Ah, just my own bug-a-boo......

    Bob

  10. #30

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    Quote Originally Posted by robopro View Post
    Streets belong to cars. Deal with it.
    Oh, say that again to the Critical Mass folks out there. You will get your butt kicked!

    Anyway in Japan, which is very uncivilized for this matter, from next year, there will be new laws for the bicyclists to use the sidewalks instead of the regular car lanes. The bicyclists will still be permitted to ride on their bicycles on the sidewalks, which is pretty dangerous and something I never understand. I think more than enough pedestrians have died in the "bicycle" accidents already on the sidewalks, but the government doesn't recognize that as a serious problem.

    Instead, the government thinks the car lanes are too dangerous for the bicyclists to go on. There are no bike lanes in the narrow streets in Japan because there's no enough space or whatever. But then, usually in big cities, there's not enough space in the sidewalks for the pedestrians, either! No one seems to argue about this.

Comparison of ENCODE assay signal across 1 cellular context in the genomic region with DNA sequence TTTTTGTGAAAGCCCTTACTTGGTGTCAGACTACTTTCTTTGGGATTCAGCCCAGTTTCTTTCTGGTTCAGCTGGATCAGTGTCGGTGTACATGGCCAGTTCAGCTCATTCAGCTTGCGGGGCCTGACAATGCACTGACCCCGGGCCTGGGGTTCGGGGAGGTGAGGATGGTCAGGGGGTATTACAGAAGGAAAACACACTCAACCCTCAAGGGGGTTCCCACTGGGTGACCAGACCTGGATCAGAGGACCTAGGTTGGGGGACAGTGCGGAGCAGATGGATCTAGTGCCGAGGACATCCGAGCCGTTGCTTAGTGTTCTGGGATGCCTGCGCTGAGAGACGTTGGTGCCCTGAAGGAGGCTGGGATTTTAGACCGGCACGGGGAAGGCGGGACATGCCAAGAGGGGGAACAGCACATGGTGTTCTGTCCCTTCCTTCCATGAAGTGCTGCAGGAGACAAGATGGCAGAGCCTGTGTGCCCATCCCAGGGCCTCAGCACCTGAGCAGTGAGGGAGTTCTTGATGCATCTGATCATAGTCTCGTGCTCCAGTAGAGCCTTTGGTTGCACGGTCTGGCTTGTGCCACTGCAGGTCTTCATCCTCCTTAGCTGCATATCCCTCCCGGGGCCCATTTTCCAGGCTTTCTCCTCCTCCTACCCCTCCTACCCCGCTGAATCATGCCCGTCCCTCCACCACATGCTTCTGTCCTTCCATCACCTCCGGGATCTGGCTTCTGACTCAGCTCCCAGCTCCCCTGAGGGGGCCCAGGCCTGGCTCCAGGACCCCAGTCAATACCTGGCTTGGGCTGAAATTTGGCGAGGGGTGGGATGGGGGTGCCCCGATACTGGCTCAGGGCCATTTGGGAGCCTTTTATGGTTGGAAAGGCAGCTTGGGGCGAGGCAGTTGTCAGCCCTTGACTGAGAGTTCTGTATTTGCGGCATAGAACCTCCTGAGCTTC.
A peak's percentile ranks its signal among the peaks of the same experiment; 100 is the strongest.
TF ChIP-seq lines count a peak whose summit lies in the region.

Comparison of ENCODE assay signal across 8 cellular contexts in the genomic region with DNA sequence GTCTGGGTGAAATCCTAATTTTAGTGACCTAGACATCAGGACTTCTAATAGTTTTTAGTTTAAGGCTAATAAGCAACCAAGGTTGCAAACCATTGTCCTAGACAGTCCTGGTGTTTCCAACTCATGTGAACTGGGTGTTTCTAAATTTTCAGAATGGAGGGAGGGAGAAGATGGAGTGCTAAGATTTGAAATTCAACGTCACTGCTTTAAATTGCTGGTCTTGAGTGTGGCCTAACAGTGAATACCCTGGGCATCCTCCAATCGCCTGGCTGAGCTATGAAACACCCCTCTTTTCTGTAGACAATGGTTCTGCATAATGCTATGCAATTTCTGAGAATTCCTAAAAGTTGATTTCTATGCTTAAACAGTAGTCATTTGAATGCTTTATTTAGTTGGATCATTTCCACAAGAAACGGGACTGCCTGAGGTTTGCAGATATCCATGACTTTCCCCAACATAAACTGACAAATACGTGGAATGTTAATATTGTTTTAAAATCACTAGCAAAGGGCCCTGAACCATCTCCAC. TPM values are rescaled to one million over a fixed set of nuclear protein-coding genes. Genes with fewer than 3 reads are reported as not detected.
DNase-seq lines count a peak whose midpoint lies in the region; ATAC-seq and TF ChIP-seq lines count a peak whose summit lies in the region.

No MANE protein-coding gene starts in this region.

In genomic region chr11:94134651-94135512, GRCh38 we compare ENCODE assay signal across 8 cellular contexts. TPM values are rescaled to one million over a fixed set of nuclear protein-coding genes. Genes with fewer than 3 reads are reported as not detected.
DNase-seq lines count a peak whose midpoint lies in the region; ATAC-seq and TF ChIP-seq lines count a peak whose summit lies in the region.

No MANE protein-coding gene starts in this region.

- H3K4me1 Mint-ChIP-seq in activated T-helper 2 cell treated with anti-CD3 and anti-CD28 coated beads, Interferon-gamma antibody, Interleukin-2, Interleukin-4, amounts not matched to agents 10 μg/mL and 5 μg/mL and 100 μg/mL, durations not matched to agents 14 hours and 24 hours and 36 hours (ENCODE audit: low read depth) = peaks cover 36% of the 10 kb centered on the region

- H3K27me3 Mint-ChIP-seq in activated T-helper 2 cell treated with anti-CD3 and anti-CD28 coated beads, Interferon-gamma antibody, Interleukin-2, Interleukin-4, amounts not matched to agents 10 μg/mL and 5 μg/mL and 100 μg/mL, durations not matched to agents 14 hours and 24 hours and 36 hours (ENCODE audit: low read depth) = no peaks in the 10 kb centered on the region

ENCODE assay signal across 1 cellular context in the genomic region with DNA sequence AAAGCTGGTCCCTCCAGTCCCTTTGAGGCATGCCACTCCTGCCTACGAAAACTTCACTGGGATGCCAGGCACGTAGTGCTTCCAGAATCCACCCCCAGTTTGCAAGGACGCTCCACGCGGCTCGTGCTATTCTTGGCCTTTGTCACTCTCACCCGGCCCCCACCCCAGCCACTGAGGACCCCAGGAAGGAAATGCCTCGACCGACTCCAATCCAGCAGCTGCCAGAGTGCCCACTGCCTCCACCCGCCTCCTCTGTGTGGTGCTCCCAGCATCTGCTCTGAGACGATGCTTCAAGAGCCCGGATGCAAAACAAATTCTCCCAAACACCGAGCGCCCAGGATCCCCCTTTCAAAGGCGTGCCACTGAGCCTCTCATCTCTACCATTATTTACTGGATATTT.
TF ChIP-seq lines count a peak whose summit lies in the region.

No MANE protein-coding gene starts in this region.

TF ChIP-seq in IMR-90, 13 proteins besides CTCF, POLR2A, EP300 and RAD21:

When I walk around in the cities, I have problems with some people on their bikes on the sidewalks: When they try to pass me, I don't know which side to step off. When they are coming from behind, I simply cannot tell. They don't seem to have any rules or morals to practice, and I just don't want to get knocked over by some asshole on a bike when I'm out in the street taking some photos.

    Streets are not just for cars!